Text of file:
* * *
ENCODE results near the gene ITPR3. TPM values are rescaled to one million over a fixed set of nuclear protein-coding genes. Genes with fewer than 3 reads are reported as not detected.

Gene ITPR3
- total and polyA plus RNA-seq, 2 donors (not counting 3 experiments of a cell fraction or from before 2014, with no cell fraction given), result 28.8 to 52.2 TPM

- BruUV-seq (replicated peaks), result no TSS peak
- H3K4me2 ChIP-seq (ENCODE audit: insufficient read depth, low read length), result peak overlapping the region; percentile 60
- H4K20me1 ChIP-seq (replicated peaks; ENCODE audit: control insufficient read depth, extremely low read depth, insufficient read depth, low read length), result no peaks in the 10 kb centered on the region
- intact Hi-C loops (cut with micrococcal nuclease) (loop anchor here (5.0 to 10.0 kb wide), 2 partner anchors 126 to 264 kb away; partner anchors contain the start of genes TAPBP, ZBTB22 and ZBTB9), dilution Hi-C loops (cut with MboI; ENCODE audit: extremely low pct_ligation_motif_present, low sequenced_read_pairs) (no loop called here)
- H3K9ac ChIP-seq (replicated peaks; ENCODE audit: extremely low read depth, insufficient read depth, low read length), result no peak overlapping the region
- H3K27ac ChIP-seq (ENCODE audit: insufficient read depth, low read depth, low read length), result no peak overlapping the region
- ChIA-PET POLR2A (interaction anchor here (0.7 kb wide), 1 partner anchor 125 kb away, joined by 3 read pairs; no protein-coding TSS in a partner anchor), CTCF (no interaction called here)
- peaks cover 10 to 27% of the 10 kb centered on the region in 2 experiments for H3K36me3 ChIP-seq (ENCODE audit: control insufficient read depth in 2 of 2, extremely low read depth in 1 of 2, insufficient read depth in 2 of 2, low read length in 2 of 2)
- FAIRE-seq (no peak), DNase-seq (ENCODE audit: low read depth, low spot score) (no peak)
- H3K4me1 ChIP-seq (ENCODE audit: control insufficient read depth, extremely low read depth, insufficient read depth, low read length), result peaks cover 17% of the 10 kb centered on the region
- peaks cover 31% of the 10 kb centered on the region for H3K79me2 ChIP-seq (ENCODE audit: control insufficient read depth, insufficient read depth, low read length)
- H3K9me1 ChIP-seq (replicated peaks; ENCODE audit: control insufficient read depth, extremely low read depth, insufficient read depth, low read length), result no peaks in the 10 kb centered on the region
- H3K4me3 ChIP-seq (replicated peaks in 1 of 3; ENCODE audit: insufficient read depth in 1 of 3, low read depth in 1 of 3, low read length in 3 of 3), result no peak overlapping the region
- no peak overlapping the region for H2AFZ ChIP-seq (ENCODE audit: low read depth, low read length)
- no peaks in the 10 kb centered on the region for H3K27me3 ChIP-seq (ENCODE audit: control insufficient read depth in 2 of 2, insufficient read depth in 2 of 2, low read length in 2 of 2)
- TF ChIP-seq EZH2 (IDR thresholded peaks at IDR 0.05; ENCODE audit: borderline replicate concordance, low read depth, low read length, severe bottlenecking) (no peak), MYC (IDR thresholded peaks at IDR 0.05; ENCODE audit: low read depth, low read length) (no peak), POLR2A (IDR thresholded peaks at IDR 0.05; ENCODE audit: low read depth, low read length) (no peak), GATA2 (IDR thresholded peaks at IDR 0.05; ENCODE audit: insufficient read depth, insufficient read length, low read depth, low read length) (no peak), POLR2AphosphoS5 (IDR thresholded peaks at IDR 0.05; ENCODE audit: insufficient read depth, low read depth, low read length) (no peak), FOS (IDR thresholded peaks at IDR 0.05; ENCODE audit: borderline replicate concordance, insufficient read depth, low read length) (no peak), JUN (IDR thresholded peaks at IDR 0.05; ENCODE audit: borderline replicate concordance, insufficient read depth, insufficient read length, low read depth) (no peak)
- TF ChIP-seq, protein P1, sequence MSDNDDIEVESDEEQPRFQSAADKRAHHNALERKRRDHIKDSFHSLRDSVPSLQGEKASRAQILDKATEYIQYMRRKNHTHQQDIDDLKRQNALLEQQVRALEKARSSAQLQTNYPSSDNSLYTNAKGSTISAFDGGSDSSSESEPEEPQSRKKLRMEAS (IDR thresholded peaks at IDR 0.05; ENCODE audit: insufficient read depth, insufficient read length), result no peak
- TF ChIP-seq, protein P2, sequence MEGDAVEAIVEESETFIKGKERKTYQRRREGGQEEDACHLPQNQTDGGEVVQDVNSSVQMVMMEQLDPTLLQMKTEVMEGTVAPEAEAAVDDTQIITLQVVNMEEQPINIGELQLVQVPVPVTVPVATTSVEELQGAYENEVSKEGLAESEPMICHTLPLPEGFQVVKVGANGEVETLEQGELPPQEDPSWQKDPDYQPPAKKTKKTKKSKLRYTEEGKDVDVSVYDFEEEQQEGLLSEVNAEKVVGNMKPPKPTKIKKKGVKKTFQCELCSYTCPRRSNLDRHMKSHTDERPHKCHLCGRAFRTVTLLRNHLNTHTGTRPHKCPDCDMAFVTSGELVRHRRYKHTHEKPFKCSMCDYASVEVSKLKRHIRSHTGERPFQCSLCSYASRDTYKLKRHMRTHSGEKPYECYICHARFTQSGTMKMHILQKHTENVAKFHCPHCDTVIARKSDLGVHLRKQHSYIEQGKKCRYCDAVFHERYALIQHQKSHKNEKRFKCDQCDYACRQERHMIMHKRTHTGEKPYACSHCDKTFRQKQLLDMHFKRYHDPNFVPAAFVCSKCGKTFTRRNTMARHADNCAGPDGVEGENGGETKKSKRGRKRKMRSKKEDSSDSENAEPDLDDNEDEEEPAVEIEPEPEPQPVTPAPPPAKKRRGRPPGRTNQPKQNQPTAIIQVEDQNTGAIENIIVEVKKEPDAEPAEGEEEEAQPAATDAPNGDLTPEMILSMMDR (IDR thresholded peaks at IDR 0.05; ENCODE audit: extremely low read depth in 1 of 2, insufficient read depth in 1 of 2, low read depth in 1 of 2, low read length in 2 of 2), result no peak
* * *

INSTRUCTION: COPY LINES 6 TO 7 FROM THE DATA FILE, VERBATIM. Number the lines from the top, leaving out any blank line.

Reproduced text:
- H4K20me1 ChIP-seq (replicated peaks; ENCODE audit: control insufficient read depth, extremely low read depth, insufficient read depth, low read length), result no peaks in the 10 kb centered on the region
- intact Hi-C loops (cut with micrococcal nuclease) (loop anchor here (5.0 to 10.0 kb wide), 2 partner anchors 126 to 264 kb away; partner anchors contain the start of genes TAPBP, ZBTB22 and ZBTB9), dilution Hi-C loops (cut with MboI; ENCODE audit: extremely low pct_ligation_motif_present, low sequenced_read_pairs) (no loop called here)